Map of the Sounds of Tokyo
With some directors, it’s not what story they tell, but how they tell it. Of course, Coixet, who always writes her own scripts, is drawn toward stories with strong characters: people who are pushed to existential extremes by circumstance, and by the simple fact that they are human beings. People who know they are dying.
In a certain sense, Coixet always tells stories of death and suicide; it’s the way she tells them that makes them strangely hopeful. She has no illusions about humanity, yet it always emerges as having a remnant of dignity in the face of a cold world.
In Map of the Sounds of Tokyo, five lives intersect – or maybe it would be better to say they touch – in an environment where the sound of words is more important than their content. A Spanish man (López) and a Japanese woman (Kikuchi) who speak to each other in English. Not surprisingly, she has López sing “Enjoy The Silence” in a karaoke bar.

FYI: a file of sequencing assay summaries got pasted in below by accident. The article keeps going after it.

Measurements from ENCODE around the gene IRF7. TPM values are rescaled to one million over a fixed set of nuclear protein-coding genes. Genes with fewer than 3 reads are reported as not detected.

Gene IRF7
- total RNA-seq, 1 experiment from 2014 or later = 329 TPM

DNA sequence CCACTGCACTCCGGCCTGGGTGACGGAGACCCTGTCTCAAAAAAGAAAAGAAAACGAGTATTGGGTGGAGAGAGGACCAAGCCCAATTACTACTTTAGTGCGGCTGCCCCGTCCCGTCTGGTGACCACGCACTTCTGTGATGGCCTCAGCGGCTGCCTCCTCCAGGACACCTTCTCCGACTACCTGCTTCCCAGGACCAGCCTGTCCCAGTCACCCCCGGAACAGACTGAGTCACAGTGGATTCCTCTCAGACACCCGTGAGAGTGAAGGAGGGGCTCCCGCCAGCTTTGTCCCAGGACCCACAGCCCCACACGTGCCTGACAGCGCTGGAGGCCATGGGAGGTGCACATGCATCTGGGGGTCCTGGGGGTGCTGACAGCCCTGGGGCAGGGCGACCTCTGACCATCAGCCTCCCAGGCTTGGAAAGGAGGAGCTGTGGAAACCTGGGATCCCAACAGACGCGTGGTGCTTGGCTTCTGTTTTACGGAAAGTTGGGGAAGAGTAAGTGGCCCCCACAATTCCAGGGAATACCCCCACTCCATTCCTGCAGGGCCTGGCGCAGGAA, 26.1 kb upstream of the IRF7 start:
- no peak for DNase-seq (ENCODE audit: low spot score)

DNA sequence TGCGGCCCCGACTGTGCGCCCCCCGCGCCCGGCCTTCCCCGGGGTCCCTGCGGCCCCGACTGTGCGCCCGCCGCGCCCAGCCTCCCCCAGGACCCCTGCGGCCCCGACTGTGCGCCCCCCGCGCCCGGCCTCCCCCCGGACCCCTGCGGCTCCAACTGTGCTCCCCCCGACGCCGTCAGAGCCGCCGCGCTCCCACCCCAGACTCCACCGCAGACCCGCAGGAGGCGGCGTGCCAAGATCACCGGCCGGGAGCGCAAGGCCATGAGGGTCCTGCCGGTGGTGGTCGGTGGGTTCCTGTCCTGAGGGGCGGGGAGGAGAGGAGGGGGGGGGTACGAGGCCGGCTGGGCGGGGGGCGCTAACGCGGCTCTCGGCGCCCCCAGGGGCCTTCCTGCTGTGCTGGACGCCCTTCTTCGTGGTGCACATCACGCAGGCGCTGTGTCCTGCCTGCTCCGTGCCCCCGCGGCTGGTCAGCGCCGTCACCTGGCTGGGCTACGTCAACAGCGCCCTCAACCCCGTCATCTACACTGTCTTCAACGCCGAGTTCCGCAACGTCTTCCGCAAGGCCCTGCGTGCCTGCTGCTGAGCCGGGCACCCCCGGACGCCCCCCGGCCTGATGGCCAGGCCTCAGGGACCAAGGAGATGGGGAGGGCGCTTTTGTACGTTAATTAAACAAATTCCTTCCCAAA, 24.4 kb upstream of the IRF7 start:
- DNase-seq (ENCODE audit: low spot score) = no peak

More than any other contemporary director, Coixet knows how to tell a story without words; to quote one of her own film titles, it’s “the secret life of words” she’s actually interested in, the space between intent and content that so easily gets, to quote another title, “lost in translation”.
MAP OF THE SOUNDS OF TOKYO | Directed by Isabel Coixet (Spain 2009) with Rinko Kikuchi, Sergi López. Opens in Berlin cinemas on August 5.